Astronomers Find Scorching Hot Planet Where A Year Lasts 8 Hours

Astronomers have discovered a new blisteringly hot world that whips around its star, completing an orbit in just eight hours. The planet is also remarkable because it is one of the lightest planets ever discovered outside of the solar system.

The exoplanet, located 31 light-years from the sun and designated GJ 367b, is an example of an ultra-short-period planet. These are small, compact worlds that orbit their stars at close range, with years that last less than 24 hours.

This exoplanet is so so close to its star, the red dwarf GJ 376, that it receives 500 times more radiation than Earth does from its own star, the Sun. GJ 367 b is also tidally locked, meaning that one side of the planet, its "dayside," permanently faces its star.

This results in a dayside temperature of around 2,700 degrees Fahrenheit. With these extreme temperatures, the exoplanet also seems to have lost its atmosphere some time ago.

Because it is relatively close to Earth compared to other ultra-short-period planets, astronomers were able to discover that GJ 367b is a rocky world with a solid core of iron and nickel. This core extends through almost 90 percent of the planet's interior, similar to the core of Mercury.

"We're finding a Mars-sized planet that has the composition of Mercury," principal research scientist at Massachusetts Institute of Technology (MIT), Roland Vanderspek, said. "It's among the smallest planets detected to date, and it's spinning around an M dwarf on a very tight orbit."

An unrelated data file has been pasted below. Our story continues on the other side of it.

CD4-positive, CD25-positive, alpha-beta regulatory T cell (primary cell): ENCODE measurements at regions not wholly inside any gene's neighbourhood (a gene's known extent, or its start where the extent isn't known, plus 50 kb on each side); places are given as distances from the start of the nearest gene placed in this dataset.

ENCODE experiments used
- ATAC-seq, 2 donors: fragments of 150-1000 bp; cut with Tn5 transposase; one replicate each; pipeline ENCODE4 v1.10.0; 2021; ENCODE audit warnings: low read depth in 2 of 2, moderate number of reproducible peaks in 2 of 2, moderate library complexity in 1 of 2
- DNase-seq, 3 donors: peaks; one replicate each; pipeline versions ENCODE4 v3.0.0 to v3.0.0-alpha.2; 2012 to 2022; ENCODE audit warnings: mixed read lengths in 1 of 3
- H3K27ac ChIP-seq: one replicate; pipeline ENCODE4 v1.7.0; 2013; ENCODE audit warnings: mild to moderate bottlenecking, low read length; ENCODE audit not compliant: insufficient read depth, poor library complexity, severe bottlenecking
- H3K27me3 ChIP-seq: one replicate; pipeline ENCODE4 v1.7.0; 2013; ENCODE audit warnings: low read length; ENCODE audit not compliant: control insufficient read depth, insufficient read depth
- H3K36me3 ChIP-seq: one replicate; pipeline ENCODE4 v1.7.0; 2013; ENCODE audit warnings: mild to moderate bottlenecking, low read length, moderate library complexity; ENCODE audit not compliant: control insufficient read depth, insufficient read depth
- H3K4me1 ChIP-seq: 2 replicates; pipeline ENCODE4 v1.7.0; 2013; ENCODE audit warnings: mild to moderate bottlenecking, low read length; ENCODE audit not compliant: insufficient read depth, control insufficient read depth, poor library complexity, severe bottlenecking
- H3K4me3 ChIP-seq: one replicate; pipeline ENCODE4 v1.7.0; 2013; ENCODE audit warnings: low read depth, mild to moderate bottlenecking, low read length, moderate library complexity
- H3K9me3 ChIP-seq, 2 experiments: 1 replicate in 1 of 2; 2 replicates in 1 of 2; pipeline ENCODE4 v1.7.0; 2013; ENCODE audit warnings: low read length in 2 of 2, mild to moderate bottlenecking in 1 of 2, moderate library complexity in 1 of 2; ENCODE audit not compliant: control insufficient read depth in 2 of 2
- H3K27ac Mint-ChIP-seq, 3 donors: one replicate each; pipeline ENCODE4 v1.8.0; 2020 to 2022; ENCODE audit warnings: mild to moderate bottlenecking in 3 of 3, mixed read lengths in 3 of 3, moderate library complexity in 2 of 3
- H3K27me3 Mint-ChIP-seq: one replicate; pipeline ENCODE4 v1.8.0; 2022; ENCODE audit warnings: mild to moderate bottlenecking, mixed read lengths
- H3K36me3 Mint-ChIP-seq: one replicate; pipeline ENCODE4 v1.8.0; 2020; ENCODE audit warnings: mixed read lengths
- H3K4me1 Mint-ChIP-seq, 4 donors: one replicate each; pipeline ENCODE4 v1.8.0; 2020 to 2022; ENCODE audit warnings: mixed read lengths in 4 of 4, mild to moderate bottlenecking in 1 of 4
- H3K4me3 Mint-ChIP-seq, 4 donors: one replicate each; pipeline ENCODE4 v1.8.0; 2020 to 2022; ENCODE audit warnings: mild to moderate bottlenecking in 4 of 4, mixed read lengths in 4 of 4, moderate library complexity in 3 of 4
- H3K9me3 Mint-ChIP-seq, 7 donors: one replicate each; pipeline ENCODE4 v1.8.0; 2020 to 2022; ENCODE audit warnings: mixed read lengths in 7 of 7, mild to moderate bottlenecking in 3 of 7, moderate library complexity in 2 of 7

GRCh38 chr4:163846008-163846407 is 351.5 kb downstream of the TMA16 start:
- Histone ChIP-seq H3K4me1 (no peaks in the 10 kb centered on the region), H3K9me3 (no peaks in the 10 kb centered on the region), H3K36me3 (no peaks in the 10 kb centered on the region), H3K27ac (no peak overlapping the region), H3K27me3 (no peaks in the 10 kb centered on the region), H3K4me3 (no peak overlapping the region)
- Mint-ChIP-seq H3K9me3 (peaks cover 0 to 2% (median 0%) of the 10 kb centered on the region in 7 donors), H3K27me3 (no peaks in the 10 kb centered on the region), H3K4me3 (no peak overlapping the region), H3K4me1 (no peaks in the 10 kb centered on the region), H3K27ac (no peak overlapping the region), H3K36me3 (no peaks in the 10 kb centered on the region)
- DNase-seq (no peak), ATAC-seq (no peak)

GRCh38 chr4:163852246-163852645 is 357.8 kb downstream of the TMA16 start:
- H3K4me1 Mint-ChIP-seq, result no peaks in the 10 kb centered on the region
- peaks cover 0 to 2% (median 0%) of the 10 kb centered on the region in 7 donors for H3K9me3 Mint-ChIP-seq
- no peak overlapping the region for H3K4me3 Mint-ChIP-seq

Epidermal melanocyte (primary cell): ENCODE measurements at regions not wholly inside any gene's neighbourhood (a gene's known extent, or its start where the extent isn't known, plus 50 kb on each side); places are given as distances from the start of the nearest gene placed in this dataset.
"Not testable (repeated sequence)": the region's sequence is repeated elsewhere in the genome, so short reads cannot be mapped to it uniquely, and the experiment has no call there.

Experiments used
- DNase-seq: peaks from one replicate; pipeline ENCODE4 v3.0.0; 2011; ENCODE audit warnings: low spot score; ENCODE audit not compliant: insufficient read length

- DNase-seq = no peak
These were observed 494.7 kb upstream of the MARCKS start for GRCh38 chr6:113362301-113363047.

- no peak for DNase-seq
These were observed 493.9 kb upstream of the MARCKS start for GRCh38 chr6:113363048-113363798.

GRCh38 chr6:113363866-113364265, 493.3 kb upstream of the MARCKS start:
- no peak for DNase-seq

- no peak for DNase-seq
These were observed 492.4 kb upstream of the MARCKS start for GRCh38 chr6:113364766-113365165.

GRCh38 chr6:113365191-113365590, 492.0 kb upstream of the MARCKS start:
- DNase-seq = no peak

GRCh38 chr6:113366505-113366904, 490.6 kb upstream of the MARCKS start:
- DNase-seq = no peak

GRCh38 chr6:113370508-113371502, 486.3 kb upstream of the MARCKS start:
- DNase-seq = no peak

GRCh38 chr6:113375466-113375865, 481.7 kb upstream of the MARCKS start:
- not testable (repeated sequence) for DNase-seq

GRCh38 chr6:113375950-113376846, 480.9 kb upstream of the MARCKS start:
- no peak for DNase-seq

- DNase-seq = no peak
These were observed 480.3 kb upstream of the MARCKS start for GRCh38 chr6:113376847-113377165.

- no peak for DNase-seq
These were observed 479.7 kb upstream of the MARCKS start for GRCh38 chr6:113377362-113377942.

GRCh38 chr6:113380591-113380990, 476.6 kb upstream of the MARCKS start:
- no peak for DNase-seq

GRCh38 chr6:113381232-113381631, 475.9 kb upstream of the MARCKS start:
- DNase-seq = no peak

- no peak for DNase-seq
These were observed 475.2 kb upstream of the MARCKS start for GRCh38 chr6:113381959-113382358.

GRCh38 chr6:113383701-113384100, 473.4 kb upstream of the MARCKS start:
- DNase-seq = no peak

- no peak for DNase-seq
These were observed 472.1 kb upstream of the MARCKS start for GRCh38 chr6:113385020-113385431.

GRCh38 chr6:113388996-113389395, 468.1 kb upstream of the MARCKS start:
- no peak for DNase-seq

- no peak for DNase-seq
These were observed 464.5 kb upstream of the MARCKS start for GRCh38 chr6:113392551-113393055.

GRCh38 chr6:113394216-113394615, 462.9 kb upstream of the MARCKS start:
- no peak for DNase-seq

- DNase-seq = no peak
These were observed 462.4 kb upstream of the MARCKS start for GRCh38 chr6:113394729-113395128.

The discovery, detailed in a paper published in the journal Science, could help researchers learn more about how the extreme systems of ultra-short-period planets evolve.

Additionally, astronomers will be examining this system to see if GJ 367b is accompanied around its red dwarf host star by planets that could be habitable.

"For this class of star, the habitable zone would be somewhere near a month-long orbit," senior research scientist at MIT's Kavli Institute for Astrophysics and Space Research, George Ricker, said. "Since this star is so close by and so bright, we have a good chance of seeing other planets in this system.

"It's like there's a sign saying, 'Look here for extra planets!'"

The team spotted GJ 367b with the aid of NASA's Transiting Exoplanet Survey Satellite (TESS), which identifies exoplanets as they cross the face of their parent star by spotting the periodic and tiny dips in light this transit causes.

TESS has thus far proved incredibly successful in spotting exoplanets, with this transit method. As of April 2021, the NASA craft had detected over 2,200 worlds outside of the solar system.

For a month in 2019, TESS recorded an area of the sky over the southern hemisphere that included the star GJ 376. Analyzing this data, the MIT researchers and their colleagues found a transiting object with an ultra-short, eight-hour orbit.

The exoplanet was confirmed and then observed more closely with High Accuracy Radial Velocity Planet Searcher, or HARPS, attached to the ESO's 3.6m telescope at La Silla Observatory in Chile.

This instrument allowed the team to determine that GJ 376b has a radius just under three quarters that of Earth, but a mass that is just half that of our planet.

These measurements indicated to the astronomers that the exoplanet likely has an iron-rich core that makes up 86 percent of its interior. A composition that is similar to Mercury, the smallest planet in the solar system and closest to the sun.

"Understanding how these planets get so close to their host stars is a bit of a detective story," TESS team member Natalia Guerrero said. "Why is this planet missing its outer atmosphere? How did it move close in? Was this process peaceful or violent?

"Hopefully this system will give us a little more insight."

Exoplanet and Star
An illustration of GJ 367b as it orbits its star. The exoplanet is so close to its star it completes an orbit in just eight hours and has temperature of over 2700 degrees Fahrenheit. G. Bacon STScI/NASA/ESA